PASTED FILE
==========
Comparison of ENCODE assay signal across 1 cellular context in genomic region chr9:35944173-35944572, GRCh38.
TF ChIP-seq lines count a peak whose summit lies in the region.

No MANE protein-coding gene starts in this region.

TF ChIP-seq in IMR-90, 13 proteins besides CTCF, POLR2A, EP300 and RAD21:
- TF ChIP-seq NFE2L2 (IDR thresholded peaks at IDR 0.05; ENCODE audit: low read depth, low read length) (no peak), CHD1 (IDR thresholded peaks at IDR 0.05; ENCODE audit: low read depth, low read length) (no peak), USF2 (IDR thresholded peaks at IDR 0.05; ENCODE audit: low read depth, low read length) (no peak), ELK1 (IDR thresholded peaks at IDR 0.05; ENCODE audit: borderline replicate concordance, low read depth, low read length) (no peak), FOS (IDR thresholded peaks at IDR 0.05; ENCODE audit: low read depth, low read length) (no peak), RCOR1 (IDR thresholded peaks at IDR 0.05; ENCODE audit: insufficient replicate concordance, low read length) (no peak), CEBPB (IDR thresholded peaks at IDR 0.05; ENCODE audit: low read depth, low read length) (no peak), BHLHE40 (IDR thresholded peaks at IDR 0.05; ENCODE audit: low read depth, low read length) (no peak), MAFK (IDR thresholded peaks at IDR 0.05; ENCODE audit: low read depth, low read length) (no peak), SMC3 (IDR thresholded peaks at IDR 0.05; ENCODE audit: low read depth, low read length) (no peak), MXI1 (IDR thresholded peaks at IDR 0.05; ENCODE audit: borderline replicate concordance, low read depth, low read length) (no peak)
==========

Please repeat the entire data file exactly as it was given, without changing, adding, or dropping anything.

Comparison of ENCODE assay signal across 1 cellular context in genomic region chr9:35944173-35944572, GRCh38.
TF ChIP-seq lines count a peak whose summit lies in the region.

No MANE protein-coding gene starts in this region.

TF ChIP-seq in IMR-90, 13 proteins besides CTCF, POLR2A, EP300 and RAD21:
- TF ChIP-seq NFE2L2 (IDR thresholded peaks at IDR 0.05; ENCODE audit: low read depth, low read length) (no peak), CHD1 (IDR thresholded peaks at IDR 0.05; ENCODE audit: low read depth, low read length) (no peak), USF2 (IDR thresholded peaks at IDR 0.05; ENCODE audit: low read depth, low read length) (no peak), ELK1 (IDR thresholded peaks at IDR 0.05; ENCODE audit: borderline replicate concordance, low read depth, low read length) (no peak), FOS (IDR thresholded peaks at IDR 0.05; ENCODE audit: low read depth, low read length) (no peak), RCOR1 (IDR thresholded peaks at IDR 0.05; ENCODE audit: insufficient replicate concordance, low read length) (no peak), CEBPB (IDR thresholded peaks at IDR 0.05; ENCODE audit: low read depth, low read length) (no peak), BHLHE40 (IDR thresholded peaks at IDR 0.05; ENCODE audit: low read depth, low read length) (no peak), MAFK (IDR thresholded peaks at IDR 0.05; ENCODE audit: low read depth, low read length) (no peak), SMC3 (IDR thresholded peaks at IDR 0.05; ENCODE audit: low read depth, low read length) (no peak), MXI1 (IDR thresholded peaks at IDR 0.05; ENCODE audit: borderline replicate concordance, low read depth, low read length) (no peak)